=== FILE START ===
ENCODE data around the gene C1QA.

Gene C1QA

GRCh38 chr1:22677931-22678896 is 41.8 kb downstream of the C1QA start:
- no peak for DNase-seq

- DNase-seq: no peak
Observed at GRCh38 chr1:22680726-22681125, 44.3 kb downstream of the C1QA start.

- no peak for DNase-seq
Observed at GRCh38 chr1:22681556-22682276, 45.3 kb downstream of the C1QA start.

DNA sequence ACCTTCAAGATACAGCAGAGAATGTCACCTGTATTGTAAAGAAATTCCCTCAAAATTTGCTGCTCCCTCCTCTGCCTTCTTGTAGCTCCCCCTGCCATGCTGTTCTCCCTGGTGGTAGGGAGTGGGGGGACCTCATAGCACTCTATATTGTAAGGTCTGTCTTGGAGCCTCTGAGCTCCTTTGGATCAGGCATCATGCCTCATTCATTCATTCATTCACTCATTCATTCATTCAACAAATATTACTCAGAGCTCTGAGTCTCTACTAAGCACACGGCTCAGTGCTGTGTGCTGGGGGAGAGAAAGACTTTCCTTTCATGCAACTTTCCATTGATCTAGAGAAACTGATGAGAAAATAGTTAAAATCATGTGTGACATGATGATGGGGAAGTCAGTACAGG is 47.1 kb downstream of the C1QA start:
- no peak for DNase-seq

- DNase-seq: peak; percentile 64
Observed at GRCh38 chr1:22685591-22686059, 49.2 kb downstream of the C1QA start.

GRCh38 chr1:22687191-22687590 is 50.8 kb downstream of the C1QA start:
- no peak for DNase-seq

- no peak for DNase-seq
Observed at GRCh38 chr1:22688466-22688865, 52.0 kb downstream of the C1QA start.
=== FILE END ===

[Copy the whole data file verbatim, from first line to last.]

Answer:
ENCODE data around the gene C1QA.

Gene C1QA

GRCh38 chr1:22677931-22678896 is 41.8 kb downstream of the C1QA start:
- no peak for DNase-seq

- DNase-seq: no peak
Observed at GRCh38 chr1:22680726-22681125, 44.3 kb downstream of the C1QA start.

- no peak for DNase-seq
Observed at GRCh38 chr1:22681556-22682276, 45.3 kb downstream of the C1QA start.

DNA sequence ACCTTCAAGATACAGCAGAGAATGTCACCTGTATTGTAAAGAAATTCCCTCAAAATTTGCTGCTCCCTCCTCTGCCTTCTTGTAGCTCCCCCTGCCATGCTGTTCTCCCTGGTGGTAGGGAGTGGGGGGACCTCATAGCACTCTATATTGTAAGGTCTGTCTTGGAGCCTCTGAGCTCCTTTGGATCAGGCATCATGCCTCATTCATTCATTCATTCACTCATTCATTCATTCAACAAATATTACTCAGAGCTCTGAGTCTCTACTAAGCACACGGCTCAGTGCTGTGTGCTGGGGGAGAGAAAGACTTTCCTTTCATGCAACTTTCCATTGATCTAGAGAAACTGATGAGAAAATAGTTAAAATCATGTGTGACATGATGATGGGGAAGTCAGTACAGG is 47.1 kb downstream of the C1QA start:
- no peak for DNase-seq

- DNase-seq: peak; percentile 64
Observed at GRCh38 chr1:22685591-22686059, 49.2 kb downstream of the C1QA start.

GRCh38 chr1:22687191-22687590 is 50.8 kb downstream of the C1QA start:
- no peak for DNase-seq

- no peak for DNase-seq
Observed at GRCh38 chr1:22688466-22688865, 52.0 kb downstream of the C1QA start.